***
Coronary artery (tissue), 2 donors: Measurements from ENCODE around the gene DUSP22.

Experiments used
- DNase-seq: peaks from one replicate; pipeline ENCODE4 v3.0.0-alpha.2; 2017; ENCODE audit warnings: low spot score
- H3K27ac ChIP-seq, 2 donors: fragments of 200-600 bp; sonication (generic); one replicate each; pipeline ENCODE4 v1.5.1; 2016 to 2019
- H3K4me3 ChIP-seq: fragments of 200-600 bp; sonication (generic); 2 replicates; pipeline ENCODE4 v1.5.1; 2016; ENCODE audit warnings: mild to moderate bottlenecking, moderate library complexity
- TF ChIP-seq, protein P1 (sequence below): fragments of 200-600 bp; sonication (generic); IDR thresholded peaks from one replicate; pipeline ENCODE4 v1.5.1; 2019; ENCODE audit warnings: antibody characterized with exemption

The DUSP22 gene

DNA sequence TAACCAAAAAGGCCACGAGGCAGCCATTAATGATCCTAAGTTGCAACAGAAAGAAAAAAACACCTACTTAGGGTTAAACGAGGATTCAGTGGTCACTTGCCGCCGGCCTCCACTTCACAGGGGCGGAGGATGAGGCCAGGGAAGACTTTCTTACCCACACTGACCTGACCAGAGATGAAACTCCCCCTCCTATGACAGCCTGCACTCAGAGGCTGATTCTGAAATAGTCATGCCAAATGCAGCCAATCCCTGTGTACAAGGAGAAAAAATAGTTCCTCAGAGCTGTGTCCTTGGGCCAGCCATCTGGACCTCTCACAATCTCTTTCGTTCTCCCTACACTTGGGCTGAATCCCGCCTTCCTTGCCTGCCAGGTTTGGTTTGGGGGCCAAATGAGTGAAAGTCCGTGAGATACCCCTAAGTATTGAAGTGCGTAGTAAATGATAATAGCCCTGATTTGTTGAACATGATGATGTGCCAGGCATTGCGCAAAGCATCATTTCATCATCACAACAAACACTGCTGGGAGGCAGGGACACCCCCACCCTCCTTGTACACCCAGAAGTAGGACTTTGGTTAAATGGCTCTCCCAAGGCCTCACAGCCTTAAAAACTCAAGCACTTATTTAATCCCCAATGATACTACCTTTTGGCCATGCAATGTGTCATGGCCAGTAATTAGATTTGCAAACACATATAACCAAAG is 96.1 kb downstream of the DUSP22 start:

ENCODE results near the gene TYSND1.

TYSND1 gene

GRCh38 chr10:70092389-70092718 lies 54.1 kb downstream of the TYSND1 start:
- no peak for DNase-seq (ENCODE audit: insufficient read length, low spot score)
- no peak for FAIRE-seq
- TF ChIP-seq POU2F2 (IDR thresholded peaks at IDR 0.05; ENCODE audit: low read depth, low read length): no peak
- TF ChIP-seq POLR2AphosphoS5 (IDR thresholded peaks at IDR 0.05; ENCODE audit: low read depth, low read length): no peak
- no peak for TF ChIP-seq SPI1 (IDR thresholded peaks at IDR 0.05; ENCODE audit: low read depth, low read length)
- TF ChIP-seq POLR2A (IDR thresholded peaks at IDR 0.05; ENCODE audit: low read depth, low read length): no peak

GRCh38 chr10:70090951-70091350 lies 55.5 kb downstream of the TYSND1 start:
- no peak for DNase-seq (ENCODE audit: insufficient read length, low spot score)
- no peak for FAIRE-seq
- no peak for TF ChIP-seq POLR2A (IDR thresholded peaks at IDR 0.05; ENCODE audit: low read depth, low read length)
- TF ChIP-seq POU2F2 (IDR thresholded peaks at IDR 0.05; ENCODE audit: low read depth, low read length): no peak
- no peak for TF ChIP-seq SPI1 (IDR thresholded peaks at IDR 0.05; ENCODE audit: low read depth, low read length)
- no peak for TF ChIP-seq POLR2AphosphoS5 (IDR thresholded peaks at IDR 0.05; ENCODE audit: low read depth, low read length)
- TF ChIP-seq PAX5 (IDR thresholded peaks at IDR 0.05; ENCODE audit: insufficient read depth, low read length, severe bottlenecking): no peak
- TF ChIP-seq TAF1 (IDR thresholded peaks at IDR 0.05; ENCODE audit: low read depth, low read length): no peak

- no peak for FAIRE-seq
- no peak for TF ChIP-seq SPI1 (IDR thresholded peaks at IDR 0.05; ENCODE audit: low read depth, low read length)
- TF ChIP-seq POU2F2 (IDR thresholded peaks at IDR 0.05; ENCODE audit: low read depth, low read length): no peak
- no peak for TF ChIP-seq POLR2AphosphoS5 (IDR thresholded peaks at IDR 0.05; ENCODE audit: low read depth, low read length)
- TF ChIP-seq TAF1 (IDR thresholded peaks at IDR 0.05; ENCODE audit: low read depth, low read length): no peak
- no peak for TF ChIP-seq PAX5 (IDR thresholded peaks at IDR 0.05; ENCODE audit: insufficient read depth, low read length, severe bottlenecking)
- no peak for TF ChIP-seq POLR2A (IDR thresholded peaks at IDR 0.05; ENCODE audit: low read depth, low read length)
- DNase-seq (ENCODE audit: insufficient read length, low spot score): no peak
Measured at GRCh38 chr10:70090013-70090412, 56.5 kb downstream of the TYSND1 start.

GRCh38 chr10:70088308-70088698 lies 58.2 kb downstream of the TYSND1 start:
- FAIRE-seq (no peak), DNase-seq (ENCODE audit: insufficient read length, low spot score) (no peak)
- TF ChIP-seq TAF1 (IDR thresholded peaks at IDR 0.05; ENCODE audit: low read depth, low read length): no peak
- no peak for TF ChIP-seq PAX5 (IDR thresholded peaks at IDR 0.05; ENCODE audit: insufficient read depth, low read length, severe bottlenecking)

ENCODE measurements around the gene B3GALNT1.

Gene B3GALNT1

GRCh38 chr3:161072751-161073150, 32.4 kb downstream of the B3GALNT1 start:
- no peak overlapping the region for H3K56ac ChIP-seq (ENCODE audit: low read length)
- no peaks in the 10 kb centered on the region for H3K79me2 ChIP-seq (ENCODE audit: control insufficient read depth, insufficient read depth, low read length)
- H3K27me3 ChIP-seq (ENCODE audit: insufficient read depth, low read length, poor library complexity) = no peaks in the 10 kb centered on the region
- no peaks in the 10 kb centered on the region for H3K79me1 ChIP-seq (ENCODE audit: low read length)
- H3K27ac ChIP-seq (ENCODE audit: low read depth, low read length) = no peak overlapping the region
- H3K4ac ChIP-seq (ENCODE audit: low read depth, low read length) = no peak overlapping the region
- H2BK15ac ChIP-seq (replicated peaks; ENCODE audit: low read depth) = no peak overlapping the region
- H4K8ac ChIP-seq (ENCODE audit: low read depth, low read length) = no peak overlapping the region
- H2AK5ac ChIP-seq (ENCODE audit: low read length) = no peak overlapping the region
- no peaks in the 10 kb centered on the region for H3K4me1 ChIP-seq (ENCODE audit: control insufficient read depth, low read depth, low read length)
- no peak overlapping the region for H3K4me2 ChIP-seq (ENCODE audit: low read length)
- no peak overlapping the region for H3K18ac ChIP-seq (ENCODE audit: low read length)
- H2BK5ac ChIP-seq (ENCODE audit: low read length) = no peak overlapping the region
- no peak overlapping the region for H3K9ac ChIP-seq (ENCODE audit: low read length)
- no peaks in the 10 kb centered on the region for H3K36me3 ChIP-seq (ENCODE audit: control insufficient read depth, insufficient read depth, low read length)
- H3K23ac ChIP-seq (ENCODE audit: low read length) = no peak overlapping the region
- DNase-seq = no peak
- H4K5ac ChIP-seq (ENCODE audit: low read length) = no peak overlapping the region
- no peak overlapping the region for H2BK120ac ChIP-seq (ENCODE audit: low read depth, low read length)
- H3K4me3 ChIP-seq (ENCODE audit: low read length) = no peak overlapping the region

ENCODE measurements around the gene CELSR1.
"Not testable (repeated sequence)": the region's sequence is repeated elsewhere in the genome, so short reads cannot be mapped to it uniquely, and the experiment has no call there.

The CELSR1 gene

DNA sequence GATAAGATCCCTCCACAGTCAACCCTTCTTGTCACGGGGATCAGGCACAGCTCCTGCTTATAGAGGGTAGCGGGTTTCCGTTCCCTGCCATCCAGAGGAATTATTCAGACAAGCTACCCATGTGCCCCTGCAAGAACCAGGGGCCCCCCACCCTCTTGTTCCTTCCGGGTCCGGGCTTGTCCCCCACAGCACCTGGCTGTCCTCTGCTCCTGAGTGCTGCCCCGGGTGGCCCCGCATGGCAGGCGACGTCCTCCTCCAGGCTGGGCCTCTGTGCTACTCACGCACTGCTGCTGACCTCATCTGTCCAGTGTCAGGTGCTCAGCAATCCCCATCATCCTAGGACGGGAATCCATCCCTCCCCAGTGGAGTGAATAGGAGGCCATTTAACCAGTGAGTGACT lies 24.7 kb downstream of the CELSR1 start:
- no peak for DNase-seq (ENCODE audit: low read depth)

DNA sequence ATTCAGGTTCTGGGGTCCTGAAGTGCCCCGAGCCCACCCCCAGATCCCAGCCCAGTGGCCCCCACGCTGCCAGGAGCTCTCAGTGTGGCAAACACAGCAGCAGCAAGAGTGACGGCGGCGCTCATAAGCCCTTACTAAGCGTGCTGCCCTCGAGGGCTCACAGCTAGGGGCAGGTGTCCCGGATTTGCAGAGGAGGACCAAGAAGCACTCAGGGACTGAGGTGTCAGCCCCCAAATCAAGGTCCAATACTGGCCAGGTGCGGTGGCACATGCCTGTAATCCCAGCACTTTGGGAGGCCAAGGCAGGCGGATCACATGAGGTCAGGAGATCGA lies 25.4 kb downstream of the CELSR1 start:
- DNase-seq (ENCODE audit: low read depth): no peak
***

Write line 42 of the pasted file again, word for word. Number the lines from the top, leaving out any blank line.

GRCh38 chr3:161072751-161073150, 32.4 kb downstream of the B3GALNT1 start: